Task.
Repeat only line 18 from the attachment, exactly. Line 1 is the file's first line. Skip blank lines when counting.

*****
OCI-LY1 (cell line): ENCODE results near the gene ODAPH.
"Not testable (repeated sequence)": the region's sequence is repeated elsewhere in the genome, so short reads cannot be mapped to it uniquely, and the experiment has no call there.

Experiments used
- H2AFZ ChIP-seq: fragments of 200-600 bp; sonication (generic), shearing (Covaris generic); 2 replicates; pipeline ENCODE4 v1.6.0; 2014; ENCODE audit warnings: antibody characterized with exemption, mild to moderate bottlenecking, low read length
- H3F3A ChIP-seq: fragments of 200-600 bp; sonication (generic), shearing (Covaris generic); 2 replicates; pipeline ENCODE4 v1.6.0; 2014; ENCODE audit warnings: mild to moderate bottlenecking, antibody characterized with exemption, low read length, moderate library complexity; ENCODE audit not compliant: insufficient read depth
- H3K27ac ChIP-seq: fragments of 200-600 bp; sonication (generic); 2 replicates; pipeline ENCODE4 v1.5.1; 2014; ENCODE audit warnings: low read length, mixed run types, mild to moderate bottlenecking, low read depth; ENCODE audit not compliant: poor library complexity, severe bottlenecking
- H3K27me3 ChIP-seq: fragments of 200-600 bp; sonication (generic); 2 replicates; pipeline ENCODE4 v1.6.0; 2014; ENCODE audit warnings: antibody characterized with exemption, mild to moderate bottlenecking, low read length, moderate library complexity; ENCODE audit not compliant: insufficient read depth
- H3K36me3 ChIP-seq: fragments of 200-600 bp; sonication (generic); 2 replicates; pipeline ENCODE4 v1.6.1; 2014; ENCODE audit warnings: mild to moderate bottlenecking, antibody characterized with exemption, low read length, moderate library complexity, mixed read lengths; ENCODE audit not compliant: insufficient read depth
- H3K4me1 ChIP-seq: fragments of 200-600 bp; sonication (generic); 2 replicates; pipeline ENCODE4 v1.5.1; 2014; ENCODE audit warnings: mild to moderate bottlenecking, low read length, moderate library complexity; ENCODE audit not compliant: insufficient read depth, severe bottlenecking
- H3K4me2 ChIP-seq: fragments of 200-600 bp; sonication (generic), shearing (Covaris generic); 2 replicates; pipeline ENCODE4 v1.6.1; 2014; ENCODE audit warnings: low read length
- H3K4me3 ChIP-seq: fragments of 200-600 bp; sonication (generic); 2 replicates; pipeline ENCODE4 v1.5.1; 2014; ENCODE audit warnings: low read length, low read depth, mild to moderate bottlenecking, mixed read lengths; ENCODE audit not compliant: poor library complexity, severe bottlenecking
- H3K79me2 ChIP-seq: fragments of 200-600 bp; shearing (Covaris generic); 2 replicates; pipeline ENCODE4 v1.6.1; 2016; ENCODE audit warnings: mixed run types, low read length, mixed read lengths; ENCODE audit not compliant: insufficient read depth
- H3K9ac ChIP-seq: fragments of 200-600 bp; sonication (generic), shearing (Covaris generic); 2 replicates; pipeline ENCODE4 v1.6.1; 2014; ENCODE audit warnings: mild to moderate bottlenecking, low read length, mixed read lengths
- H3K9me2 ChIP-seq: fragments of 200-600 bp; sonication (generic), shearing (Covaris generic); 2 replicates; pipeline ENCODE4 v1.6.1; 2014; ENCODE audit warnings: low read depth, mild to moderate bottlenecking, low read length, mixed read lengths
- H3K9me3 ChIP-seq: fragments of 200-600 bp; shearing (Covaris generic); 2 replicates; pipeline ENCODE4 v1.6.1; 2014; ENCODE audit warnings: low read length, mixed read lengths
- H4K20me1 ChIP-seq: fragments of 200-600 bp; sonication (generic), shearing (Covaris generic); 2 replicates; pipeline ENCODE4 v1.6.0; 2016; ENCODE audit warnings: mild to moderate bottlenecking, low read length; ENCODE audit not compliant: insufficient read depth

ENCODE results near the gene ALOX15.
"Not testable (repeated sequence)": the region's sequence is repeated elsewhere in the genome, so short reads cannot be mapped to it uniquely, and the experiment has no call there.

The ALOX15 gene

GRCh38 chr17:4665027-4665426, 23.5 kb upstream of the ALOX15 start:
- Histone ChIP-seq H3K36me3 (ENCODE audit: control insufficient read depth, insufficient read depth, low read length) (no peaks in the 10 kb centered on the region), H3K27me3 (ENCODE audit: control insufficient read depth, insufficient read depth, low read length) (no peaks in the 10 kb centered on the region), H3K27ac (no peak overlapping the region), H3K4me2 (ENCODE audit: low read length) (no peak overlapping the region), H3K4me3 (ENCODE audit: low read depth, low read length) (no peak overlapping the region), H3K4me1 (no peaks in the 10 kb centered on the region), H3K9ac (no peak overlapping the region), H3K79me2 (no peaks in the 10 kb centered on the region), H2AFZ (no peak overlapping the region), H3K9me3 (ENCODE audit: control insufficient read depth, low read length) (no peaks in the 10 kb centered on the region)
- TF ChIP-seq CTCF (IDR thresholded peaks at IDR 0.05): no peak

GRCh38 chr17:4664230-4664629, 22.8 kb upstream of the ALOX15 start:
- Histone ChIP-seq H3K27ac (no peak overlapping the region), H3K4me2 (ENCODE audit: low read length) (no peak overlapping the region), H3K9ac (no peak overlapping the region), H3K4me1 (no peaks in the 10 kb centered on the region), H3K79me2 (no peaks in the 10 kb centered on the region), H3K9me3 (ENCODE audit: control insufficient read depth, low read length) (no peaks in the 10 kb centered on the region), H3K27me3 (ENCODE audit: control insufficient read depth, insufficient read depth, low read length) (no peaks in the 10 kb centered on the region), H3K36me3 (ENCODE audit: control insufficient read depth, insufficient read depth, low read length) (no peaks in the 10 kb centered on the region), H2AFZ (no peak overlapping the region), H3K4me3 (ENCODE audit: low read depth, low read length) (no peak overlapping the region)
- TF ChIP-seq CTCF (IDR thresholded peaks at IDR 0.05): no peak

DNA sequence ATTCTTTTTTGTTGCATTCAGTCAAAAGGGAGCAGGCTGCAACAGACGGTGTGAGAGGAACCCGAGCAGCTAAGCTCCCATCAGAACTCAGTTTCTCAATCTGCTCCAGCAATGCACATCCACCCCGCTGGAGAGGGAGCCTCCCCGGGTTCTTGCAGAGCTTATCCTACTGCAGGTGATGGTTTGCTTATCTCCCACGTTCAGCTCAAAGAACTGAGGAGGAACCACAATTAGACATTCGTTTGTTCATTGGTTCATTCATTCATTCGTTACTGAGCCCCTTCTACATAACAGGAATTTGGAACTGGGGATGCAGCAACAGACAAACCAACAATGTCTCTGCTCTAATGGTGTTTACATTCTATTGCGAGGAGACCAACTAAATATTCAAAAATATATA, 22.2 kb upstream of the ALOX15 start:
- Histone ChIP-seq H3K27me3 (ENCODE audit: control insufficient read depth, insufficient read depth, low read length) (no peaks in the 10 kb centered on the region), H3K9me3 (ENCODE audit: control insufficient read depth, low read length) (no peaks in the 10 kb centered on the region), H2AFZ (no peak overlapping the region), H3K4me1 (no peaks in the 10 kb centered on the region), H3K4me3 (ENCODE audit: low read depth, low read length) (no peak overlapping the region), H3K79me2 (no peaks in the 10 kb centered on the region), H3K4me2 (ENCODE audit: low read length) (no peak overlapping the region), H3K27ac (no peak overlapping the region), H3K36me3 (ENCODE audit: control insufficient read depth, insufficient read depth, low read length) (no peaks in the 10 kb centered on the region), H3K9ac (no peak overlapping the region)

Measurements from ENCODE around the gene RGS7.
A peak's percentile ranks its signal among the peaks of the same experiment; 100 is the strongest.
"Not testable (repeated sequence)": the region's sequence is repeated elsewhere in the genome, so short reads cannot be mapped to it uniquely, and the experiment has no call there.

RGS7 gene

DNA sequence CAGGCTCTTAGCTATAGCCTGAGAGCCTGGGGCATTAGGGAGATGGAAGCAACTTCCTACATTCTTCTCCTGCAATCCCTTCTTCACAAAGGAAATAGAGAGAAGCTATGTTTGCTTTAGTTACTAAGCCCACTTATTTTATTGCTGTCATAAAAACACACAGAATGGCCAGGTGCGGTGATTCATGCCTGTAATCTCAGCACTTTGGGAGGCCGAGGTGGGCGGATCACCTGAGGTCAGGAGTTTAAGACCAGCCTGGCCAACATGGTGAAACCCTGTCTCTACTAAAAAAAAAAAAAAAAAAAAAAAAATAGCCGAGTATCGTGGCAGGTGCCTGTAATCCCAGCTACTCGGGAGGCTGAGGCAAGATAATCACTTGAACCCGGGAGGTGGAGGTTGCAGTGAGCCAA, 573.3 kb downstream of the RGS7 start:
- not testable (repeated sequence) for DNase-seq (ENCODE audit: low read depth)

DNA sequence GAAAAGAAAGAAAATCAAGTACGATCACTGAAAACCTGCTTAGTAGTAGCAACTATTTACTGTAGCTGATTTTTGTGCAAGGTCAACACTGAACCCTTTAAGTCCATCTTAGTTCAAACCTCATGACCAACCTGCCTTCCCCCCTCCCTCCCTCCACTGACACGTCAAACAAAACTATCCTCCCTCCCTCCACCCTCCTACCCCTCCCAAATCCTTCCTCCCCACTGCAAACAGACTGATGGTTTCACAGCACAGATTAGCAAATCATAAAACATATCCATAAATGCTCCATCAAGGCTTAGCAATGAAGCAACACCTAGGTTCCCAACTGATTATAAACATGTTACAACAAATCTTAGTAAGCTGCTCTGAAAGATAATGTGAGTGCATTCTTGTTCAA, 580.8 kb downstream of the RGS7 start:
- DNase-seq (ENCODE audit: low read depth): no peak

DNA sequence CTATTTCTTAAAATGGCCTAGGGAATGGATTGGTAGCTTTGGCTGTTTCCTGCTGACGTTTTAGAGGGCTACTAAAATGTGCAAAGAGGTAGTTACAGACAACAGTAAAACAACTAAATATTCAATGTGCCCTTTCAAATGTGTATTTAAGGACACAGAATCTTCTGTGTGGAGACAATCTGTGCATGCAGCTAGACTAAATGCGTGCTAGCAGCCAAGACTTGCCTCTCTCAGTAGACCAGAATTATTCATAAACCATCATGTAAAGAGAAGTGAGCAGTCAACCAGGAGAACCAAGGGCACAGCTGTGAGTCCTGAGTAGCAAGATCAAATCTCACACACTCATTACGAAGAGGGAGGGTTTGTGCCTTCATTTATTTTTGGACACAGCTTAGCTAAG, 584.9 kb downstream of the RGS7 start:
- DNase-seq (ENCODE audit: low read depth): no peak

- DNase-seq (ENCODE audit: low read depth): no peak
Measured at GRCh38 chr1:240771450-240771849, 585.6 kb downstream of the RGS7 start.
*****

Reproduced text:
"Not testable (repeated sequence)": the region's sequence is repeated elsewhere in the genome, so short reads cannot be mapped to it uniquely, and the experiment has no call there.